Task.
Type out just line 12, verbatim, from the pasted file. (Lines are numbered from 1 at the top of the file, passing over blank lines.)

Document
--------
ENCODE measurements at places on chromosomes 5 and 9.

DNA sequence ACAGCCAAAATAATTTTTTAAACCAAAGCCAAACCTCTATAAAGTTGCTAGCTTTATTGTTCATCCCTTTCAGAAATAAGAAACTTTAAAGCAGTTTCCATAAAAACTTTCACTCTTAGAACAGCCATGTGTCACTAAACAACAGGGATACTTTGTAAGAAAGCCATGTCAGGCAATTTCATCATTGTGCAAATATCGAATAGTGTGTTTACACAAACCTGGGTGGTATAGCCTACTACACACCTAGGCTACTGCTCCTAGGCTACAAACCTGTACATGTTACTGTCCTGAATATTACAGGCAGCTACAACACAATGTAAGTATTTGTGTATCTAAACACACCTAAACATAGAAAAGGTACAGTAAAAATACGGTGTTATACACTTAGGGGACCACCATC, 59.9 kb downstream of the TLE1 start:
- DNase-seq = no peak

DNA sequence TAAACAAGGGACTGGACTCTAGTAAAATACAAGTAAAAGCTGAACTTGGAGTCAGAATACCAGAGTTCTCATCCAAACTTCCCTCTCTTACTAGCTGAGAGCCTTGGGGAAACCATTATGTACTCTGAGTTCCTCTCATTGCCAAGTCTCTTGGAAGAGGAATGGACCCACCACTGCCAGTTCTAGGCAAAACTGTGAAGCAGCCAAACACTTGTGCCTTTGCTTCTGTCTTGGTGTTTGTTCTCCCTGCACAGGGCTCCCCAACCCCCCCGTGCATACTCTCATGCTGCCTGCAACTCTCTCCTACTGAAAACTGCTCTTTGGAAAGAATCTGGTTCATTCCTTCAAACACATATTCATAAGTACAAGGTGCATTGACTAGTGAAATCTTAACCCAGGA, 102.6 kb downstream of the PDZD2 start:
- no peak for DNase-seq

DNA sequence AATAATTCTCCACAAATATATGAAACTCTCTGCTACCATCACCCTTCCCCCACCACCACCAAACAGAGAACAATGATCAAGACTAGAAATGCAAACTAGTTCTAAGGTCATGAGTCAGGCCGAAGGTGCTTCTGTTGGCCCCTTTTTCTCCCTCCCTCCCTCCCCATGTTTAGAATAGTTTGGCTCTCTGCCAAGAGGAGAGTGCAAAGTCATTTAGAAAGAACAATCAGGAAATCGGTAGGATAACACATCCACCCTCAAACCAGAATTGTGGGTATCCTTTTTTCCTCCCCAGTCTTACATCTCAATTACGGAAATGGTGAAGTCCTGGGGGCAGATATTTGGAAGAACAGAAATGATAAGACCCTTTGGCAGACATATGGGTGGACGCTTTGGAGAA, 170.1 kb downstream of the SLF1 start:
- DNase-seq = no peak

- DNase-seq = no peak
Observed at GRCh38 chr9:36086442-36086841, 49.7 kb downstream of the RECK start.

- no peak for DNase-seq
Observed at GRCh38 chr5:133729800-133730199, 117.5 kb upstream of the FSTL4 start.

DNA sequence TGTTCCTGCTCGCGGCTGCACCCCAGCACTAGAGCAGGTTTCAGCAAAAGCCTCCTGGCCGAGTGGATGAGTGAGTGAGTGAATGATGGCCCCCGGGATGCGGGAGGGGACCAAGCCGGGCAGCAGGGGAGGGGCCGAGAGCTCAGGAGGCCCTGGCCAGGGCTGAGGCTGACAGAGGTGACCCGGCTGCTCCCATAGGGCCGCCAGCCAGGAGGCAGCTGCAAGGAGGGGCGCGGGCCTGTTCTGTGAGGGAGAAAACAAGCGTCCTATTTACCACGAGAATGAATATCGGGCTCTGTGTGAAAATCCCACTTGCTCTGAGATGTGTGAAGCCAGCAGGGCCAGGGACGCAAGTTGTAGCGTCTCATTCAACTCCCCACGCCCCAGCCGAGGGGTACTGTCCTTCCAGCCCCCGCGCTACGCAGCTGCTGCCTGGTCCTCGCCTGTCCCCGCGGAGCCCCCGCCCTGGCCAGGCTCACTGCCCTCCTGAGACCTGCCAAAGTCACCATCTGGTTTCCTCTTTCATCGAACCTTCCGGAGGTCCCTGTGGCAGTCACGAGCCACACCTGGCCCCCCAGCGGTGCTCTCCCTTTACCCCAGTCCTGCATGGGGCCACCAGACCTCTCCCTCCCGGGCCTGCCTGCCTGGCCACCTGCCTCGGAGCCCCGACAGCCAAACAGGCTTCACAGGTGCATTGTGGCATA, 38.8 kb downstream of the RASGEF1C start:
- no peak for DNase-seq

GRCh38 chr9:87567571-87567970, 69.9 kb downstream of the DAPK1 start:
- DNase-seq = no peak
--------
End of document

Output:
DNA sequence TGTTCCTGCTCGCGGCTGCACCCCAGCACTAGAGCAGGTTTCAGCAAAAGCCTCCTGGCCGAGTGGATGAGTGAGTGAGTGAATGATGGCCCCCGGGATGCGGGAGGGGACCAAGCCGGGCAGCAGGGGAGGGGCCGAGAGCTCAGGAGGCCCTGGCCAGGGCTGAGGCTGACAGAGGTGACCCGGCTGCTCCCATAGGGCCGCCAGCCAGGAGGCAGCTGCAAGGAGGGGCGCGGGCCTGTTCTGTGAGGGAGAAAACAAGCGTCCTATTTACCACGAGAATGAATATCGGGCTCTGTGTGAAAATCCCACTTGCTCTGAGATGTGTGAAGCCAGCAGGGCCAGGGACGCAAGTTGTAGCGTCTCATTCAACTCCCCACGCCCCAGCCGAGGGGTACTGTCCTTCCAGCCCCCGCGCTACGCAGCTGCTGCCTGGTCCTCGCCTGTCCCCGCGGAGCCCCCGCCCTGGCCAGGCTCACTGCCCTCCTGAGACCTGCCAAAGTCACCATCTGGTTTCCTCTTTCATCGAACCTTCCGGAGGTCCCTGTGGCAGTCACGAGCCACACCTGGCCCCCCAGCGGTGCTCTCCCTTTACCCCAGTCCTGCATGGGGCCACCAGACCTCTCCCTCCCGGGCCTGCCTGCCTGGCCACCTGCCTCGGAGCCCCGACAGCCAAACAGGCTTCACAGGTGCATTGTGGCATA, 38.8 kb downstream of the RASGEF1C start: